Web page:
It's time to devote more attention and focus on closing the gender gap in STEM, according to this University of Houston expert. Graphic byMiguel Tovar/University of Houston

Researchers and scientists can give girls a ‘leg up’.

According to Allison Master, assistant professor of psychological, health and learning sciences at the University of Houston: “Stereotypes that STEM [science, technology, engineering and math] is for boys begin in grade school, and by the time they reach high school, many girls have made their decision not to pursue degrees in computer science and engineering because they feel they don’t belong.”

Stats for STEM

The statistics are not encouraging. According to the U.S. Census: “Women made gains – from 8 percent of STEM workers in 1970 to 27 percent in 2019 – but men still dominated the field. Men made up 52 percent of all U.S. workers but 73 percent of all STEM workers.”

“But there are huge disparities between STEM fields in the representation of women,” said Master, whose new paper looks at the emergence of gender gaps among children and adolescents. “Fields like computer science (25 percent of computer jobs are held by women) and engineering (15 percent of engineering jobs are held by women) have some of the lowest percentages of women among STEM fields. On the other hand, women are overrepresented in health fields (74 percent of health-related jobs are held by women).”

Her research specifically looked at computer science and engineering fields. “We wanted to gain a better understanding of why there is such wide variation among STEM fields, and what we can do earlier in the pipeline to encourage more young girls to enter these fields.”

Off to an unfortunate start

“We find that children start to believe that boys are more interested than girls in engineering by age six (first grade), and that children start to believe that boys are more interested than girls in computer science by age eight (third grade). The more that young girls believe those stereotypes, the less interested they are in those fields,” said Master. “If girls believe they won’t belong in fields like computer science and engineering because those are fields ‘for boys,’ then they may miss out on opportunities to try those kinds of activities.”

Master decided to conduct a study on stereotyping gender roles.

“In one study, we told eight and nine year-old children about two computer science activities. When we told them that ‘girls are much less interested than boys’ in one of the activities, we found that girls became much less interested and less willing to try that activity (compared to another activity for which we told them ‘girls and boys are equally interested.’) These stereotypes can shape that choices that young girls make, opening or closing doors to different career pathways,” said Master.

Narrowing the gender gap

How do we turn this around? Mentoring elementary-age students is one way we can increase the percentage of girls who are ushered into STEM fields.

Stem Like a Girl is an initiative that aims to encourage young women to enter the STEM fields. Their website states: “We believe girls need to see strong women in STEM fields to feel supported in pursuing their own science and engineering interests.” An IBM initiative in India has a similar aim. There are lots of terrific organizations working to connect women in STEM as role models for younger girls (e.g., Society of Women Engineers, Black Girls Code, National Girls Collaborative Project, etc.),” Master adds.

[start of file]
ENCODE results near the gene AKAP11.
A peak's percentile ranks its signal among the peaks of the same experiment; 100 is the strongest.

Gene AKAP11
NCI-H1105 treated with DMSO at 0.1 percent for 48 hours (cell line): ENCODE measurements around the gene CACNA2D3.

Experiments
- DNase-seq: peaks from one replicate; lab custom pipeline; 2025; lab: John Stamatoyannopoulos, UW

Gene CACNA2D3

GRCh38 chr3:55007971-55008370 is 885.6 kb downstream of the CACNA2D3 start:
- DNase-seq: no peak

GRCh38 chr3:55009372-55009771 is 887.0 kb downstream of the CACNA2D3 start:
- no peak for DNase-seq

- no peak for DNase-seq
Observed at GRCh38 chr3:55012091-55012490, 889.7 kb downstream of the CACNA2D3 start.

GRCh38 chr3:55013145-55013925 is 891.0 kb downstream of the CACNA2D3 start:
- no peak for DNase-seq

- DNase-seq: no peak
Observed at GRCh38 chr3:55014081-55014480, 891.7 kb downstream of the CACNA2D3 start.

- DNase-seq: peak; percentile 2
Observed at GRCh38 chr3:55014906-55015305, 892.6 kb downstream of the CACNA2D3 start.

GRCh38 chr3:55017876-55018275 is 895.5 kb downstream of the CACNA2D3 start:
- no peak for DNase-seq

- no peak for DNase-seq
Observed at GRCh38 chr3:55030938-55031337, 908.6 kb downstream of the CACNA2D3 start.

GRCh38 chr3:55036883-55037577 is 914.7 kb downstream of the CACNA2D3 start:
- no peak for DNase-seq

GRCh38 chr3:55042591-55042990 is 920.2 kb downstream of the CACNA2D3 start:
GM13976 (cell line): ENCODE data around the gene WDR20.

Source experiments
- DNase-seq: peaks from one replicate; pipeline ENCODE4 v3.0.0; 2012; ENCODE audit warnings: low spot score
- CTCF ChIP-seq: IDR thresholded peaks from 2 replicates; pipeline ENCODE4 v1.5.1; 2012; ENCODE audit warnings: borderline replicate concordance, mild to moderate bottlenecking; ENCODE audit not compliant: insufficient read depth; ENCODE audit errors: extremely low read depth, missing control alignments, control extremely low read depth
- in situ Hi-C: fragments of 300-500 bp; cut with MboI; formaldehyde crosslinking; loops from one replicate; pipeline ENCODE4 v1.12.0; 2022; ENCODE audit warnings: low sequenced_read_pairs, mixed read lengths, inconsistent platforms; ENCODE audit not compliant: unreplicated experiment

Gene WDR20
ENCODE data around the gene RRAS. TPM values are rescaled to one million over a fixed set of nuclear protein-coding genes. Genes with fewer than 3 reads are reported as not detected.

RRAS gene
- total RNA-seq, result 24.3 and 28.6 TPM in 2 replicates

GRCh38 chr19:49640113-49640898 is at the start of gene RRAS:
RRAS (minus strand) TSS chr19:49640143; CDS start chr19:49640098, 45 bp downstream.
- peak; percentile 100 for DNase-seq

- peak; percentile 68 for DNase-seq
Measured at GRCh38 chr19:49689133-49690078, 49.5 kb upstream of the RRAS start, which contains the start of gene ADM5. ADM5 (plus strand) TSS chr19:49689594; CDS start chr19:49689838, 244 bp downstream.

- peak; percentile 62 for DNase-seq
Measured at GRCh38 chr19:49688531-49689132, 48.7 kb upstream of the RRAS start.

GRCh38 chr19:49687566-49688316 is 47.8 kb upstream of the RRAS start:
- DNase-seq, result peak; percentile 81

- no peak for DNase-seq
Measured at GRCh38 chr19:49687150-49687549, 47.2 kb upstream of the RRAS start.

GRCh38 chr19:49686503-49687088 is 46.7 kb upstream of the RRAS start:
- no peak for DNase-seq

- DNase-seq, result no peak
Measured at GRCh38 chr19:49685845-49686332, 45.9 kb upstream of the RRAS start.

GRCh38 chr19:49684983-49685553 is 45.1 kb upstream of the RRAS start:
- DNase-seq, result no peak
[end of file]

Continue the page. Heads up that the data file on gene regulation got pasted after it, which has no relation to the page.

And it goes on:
Many higher education institutions hold STEM camps for girls exclusively. For instance, University of California-Davis has a program called STEM For Girls – which boasts a student demographic of 79 percent ethnic minorities. The University of Houston Hewlett Packard Enterprise Data Science Institute holds a summer camp each year called the Middle School Girls Coding Academy. This program is focused on middle school girls (rising 6th–8th graders) who learn Scratch, HTML, Game Design, and Python programming. The Academy runs another camp for high school-aged girls.

The big idea

It’s January – time for New Year’s resolutions. How about becoming a mentor or volunteering to give a presentation or teach a camp for young girls in STEM? Master goes on to say that even men in STEM should mentor young women.

“Role models are important because they help girls believe, ‘People like me can succeed,’ and ‘People like me belong here.’ But the most important thing that all role models can do (women and men, because men can also be very effective role models for girls in STEM) is to be relatable and make their work seem interesting and meaningful,” Master says.

So, does your institution have a program in robotics or coding just for girls? Or if you feel like you could benefit from a mentorship program yourself, you can apply at organizations like Harvard Women In Technology +. Harvard WIT+ helps to connect women early in their STEM careers with seasoned mentors.

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This article originally appeared on the University of Houston's The Big Idea. Sarah Hill, the author of this piece, is the communications manager for the UH Division of Research.

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Houston innovator bets on humanoid robotics with new startup

back in the founder seat

For his next act, Houston entrepreneur Nicolaus Radford has started — in what he describes as an "anti-stealth" capacity — a new company that hopes to bring humanoid robotics out of science fiction novels and into manufacturing floors.